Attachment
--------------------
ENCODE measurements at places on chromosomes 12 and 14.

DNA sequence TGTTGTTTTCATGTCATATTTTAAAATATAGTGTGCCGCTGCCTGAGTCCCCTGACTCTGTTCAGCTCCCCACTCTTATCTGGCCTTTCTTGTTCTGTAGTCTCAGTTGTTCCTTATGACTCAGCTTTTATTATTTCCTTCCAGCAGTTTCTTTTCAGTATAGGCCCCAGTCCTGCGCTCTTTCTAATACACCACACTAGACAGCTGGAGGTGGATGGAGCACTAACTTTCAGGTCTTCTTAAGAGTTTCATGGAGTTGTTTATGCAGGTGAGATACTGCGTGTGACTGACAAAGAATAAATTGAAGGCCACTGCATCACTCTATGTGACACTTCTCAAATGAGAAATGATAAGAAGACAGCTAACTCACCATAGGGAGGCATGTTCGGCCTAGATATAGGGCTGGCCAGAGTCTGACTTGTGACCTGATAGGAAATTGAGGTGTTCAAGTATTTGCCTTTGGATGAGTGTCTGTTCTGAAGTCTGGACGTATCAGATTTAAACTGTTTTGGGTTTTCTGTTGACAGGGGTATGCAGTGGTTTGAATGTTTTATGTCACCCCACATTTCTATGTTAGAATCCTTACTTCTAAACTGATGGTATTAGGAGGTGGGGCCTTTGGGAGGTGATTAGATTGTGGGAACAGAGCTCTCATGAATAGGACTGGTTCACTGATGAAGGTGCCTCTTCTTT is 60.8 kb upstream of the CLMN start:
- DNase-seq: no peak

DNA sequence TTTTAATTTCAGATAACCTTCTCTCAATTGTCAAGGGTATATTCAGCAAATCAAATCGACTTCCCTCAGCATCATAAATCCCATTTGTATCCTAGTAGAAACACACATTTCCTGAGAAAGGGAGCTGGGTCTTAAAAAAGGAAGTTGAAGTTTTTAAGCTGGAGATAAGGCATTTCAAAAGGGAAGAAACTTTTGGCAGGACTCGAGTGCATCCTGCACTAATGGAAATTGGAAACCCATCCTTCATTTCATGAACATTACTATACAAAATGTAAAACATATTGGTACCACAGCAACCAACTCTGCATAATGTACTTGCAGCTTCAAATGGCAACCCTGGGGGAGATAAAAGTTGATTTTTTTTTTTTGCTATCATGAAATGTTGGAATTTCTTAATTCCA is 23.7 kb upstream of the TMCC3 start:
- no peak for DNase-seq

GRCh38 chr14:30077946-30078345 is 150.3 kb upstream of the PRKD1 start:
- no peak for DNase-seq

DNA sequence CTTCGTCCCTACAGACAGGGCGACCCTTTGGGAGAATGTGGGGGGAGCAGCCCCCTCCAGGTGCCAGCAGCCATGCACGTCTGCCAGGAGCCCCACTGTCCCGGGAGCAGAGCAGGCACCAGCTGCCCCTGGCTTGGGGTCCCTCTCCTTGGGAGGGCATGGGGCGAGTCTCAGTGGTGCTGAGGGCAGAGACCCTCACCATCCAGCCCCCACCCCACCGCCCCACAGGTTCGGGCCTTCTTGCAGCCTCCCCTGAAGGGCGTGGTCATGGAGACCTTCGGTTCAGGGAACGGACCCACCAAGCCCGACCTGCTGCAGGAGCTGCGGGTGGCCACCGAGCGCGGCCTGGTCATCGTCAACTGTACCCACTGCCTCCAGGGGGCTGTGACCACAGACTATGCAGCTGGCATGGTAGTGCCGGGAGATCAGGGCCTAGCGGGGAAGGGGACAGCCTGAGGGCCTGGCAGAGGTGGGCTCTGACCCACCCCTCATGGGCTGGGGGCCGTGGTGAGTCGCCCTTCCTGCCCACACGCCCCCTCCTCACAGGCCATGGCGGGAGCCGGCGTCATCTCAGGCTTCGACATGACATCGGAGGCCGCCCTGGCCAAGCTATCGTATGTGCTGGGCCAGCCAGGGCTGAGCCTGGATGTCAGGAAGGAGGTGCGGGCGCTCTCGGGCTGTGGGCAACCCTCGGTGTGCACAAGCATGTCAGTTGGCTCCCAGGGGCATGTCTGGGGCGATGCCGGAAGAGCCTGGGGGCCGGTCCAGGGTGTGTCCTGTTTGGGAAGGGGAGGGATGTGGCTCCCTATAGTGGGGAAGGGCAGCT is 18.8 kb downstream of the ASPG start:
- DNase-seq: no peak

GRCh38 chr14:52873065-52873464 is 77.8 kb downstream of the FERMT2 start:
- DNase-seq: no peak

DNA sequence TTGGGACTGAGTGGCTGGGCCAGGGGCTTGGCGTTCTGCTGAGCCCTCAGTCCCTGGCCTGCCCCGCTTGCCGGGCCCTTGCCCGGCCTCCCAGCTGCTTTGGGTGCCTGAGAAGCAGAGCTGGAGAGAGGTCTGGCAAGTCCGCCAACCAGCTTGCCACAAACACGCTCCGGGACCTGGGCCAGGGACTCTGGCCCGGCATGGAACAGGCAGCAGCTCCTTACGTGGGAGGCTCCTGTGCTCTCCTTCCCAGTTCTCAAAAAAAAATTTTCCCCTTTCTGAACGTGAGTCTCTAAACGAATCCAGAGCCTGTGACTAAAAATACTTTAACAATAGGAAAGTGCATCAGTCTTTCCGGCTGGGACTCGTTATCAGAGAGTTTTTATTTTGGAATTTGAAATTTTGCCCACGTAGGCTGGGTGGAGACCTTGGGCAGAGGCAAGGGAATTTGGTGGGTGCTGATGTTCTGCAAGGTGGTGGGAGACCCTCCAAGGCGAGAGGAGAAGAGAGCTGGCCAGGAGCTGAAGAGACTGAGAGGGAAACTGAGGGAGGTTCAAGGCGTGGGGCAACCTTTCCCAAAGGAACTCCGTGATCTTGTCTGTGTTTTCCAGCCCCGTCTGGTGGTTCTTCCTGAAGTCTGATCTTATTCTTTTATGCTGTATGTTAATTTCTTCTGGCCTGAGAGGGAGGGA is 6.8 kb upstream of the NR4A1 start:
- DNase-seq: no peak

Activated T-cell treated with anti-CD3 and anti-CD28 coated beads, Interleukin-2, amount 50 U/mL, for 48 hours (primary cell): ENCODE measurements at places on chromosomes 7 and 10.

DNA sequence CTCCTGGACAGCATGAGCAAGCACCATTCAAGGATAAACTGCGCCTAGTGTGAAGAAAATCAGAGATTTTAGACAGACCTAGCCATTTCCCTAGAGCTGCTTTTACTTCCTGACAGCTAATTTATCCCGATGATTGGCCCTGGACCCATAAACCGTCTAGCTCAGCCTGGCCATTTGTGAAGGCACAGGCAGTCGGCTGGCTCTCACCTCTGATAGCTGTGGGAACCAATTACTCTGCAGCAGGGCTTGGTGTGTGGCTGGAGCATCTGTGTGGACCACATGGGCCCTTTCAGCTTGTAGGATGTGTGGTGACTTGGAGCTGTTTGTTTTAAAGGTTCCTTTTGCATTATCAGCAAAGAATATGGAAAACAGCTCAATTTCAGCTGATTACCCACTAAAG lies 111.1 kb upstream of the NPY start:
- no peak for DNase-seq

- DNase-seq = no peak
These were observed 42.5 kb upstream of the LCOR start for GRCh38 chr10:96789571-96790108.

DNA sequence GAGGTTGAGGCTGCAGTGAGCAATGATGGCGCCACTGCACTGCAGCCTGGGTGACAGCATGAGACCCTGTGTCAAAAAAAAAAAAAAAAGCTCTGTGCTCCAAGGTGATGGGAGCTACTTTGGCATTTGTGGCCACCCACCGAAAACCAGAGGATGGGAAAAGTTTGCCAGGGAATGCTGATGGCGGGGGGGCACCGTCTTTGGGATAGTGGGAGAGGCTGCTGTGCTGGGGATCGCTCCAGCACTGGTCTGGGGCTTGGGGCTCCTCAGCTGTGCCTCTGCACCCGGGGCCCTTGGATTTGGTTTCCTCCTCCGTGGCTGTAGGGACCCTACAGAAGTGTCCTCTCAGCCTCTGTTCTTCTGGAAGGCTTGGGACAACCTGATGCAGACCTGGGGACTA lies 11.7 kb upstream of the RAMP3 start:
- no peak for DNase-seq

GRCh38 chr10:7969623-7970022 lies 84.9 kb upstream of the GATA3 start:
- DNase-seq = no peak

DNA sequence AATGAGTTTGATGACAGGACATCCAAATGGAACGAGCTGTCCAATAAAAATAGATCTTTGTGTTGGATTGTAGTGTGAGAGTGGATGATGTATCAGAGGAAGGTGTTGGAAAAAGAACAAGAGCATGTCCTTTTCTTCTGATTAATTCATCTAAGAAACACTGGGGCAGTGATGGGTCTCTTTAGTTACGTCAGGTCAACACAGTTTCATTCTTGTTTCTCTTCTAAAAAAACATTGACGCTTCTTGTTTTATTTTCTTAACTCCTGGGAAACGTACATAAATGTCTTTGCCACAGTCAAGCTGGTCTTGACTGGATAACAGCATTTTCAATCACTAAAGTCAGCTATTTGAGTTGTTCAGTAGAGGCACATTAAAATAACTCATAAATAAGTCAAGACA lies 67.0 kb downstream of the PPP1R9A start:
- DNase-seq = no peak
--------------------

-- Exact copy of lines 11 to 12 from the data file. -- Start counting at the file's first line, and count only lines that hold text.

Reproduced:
- DNase-seq: no peak

DNA sequence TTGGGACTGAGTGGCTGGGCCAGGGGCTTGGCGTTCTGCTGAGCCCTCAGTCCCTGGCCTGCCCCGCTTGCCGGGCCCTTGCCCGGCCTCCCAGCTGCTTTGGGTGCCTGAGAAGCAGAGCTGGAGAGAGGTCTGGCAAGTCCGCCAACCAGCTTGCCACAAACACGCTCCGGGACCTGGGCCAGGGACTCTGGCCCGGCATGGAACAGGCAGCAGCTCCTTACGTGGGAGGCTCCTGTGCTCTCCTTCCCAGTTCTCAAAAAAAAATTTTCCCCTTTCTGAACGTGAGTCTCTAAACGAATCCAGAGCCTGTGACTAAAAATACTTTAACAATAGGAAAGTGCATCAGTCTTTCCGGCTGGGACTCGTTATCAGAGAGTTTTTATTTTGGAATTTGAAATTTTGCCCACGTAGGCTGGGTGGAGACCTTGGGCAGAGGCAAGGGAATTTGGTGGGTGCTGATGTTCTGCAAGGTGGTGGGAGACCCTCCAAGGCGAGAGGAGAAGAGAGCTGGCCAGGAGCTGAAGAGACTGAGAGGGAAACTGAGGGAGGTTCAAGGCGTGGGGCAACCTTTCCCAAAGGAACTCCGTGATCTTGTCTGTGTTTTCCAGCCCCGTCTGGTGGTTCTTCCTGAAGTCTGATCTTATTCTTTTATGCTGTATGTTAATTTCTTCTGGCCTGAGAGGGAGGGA is 6.8 kb upstream of the NR4A1 start: